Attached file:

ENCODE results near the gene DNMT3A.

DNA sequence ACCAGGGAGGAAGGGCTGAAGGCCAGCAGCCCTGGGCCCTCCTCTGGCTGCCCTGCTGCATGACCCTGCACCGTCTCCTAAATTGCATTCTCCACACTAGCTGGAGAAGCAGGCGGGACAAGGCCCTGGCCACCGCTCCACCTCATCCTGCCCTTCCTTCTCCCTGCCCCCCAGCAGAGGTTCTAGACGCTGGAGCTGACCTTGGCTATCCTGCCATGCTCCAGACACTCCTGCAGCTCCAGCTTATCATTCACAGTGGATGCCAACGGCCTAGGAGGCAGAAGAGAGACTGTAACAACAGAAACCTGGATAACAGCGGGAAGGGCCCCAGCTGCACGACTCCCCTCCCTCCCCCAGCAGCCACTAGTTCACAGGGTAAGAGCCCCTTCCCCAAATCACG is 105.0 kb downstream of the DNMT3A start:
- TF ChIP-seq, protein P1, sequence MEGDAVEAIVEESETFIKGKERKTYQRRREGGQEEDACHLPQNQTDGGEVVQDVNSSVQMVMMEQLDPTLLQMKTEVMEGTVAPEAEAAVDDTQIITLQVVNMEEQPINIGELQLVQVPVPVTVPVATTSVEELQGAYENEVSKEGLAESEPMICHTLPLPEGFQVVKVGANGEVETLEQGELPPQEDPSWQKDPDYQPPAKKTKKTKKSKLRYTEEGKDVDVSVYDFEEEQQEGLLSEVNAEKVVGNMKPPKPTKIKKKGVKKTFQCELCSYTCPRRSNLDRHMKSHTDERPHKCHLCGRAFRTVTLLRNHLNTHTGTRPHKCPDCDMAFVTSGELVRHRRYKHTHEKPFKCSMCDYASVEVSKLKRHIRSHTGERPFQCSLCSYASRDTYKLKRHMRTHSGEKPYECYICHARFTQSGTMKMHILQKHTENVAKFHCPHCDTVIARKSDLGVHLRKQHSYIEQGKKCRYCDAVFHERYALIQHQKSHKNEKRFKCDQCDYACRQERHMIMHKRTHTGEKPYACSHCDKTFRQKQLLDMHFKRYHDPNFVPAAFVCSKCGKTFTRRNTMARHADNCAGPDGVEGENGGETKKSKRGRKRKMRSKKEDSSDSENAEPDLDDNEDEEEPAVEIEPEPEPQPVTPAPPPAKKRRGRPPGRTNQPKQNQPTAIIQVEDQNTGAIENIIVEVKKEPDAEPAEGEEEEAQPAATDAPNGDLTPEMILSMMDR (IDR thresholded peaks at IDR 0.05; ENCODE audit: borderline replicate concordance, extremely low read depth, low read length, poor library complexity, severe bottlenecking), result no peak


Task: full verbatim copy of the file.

ENCODE results near the gene DNMT3A.

DNA sequence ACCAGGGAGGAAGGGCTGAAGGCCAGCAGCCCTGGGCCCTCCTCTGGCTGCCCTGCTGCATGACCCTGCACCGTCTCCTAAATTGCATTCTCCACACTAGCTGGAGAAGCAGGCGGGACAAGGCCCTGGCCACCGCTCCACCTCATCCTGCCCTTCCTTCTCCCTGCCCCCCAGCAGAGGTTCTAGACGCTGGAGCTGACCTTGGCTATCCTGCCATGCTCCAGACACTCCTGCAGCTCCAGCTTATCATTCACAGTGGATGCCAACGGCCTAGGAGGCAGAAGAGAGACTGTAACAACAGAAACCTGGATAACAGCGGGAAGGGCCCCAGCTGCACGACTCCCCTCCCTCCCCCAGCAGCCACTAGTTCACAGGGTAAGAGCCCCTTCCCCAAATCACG is 105.0 kb downstream of the DNMT3A start:
- TF ChIP-seq, protein P1, sequence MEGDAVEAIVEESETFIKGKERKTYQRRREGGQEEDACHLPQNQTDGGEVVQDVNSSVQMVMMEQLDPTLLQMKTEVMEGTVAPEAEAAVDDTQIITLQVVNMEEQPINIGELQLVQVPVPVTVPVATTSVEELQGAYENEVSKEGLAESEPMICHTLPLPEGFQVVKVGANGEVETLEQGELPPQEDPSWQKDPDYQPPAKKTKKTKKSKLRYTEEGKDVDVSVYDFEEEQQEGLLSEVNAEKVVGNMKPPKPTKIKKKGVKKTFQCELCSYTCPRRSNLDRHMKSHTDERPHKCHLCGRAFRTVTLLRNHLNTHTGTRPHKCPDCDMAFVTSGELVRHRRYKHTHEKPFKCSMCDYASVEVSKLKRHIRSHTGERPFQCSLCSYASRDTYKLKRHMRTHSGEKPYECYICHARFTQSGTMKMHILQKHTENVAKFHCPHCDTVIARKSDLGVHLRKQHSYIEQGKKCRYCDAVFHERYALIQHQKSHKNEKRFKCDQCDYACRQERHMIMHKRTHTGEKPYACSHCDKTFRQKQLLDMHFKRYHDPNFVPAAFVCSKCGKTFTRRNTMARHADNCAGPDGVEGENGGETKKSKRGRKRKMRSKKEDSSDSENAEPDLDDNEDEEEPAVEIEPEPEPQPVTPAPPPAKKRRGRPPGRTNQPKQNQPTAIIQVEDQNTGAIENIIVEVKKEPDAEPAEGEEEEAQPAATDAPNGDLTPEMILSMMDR (IDR thresholded peaks at IDR 0.05; ENCODE audit: borderline replicate concordance, extremely low read depth, low read length, poor library complexity, severe bottlenecking), result no peak